The Atlantic Coastal Pine Barrens of Massachusetts extends along the shore from Duxbury to Provincetown, and includes Cape Cod, Nantucket Island, and Martha's Vineyard, with twenty-eight towns within the region.
Map created for SEMPBA by Paul Gregory, Management Forester, Mass. Department of Conservation and Recreation, 2013.
|Click here or on the map to view larger image.||
The Atlantic Coastal Pine Barrens is a disjunct ecoregion covering approximately 19,200 km2 (7,400 mi2) of the coastal plain of New Jersey, Long Island in New York, and Cape Cod, Martha's Vineyard, Nantucket, and nearby islands in Massachusetts (fig. 1). The region has a wide variety of ecological systems, including cedar swamps, stunted pitch pine and oak forests, sphagnum bogs, coastal salt ponds, dune systems, and the nation's only maritime grassland. parts of the ecoregion represent some of the best-preserved natural habitat in the Eastern United States, other portions of the ecoregion are among the most highly developed lands in the country.
Southeastern Massachusetts contains the second-largest Atlantic Coastal Pine Barrens Ecoregion in the world!
Pine barrens are plant communities that occur on dry, acidic soils dominated by grasses, forbs, low shrubs, and small to medium sized pines. Here in Massachusetts, the sandy soils occur as a result of the retreat of the last glacier, called the Laurentian ice sheet, about 18,000 years ago, which left behind glacial deposits of sand and gravel 200 to 600 feet deep.
Once extending from Main to southern New Jersey, the coastal pine barrens now cover only about 10% of their former range and have become fragmented and isolated. Pine barrens in Massachusetts have lost approximately two–thirds of the signature pitch pine-scrub oak forests to development.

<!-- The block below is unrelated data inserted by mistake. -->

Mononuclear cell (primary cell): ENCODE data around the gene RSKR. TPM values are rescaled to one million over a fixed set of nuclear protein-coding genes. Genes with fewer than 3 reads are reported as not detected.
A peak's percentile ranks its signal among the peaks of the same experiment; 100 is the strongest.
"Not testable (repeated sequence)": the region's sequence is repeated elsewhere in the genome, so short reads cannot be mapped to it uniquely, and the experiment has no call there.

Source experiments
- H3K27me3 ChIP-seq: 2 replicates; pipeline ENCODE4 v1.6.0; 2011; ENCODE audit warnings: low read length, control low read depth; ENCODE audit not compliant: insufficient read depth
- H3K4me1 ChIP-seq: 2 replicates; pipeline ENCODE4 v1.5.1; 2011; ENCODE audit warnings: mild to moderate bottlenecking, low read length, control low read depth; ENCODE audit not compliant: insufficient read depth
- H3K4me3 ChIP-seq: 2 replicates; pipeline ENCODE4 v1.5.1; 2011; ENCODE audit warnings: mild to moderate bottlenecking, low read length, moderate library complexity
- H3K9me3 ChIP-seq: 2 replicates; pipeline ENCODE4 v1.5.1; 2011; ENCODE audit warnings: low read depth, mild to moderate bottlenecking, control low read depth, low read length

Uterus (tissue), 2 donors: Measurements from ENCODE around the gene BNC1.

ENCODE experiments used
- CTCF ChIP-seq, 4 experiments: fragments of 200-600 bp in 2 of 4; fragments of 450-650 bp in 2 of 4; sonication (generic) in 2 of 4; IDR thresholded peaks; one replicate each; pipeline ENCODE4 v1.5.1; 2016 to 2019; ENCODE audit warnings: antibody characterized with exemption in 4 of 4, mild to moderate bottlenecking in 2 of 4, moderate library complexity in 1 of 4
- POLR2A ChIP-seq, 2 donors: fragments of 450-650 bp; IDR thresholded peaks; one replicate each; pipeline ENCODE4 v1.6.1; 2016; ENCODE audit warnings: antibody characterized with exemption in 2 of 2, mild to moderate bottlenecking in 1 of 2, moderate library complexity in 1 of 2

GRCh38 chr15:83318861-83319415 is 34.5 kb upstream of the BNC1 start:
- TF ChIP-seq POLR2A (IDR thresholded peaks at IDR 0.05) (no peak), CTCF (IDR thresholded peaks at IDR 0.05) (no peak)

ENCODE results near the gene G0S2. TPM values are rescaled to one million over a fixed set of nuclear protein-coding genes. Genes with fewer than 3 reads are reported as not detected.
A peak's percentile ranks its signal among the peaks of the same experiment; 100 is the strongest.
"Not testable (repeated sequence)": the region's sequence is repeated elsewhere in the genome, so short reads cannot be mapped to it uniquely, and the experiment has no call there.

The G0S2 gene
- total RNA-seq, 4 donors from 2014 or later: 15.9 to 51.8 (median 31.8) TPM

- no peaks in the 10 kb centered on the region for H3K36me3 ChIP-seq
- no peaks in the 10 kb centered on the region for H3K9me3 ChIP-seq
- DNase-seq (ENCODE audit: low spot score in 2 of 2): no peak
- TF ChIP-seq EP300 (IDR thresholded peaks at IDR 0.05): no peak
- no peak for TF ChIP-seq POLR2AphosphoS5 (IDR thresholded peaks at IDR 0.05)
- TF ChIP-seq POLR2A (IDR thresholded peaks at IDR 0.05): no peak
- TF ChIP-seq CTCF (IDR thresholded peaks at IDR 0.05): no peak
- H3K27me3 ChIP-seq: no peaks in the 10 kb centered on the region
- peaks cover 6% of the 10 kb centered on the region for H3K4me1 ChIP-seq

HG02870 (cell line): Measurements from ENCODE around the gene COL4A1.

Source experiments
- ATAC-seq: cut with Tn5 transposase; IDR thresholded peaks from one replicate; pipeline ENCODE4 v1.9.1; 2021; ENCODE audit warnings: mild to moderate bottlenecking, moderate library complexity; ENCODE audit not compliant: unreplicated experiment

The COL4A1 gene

According to the Massachusetts Natural Heritage and Endangered Species Program (NHESP), 182 threatened plant and animals species live within the Atlantic Coastal Pine Barrens of southeastern Massachusetts. Some of those species depend solely on the natural communities contained within the Pine Barrens. With only 45,000 acres protected from development, we need to do a better job of reducing the factors that are degrading the landscape and threatening biodiversity. Fire suppression, illegal off–road vehicle use, invasive plants and pests, pesticides and herbicides, and landscaping with non–native plants are taking a toll on the indigenous plants and animals.
Despite the challenges, we believe that education, cooperative action and a lot of passion can preserve and restore the beauty and unique character of southeastern Massachusetts.
The SEMPBA Community Conservation Center 204 Long Pond Road, Plymouth, MA 02360. Your group is welcome to meet in our office. For details, drop by, email or call
Download the Town of Plymouth map of the Eel River Preserve and Russell Mill Pond Conservation Area hiking trails and the location of the SEMPBA Community Conservation Center here.
View Latest SEMPBA Newsletter
SEMPBA Volunteers—doing all we can to save the pine barrens!
Join the effort to save the Greater Pine Barrens of Southeastern Massachusetts. Here's how!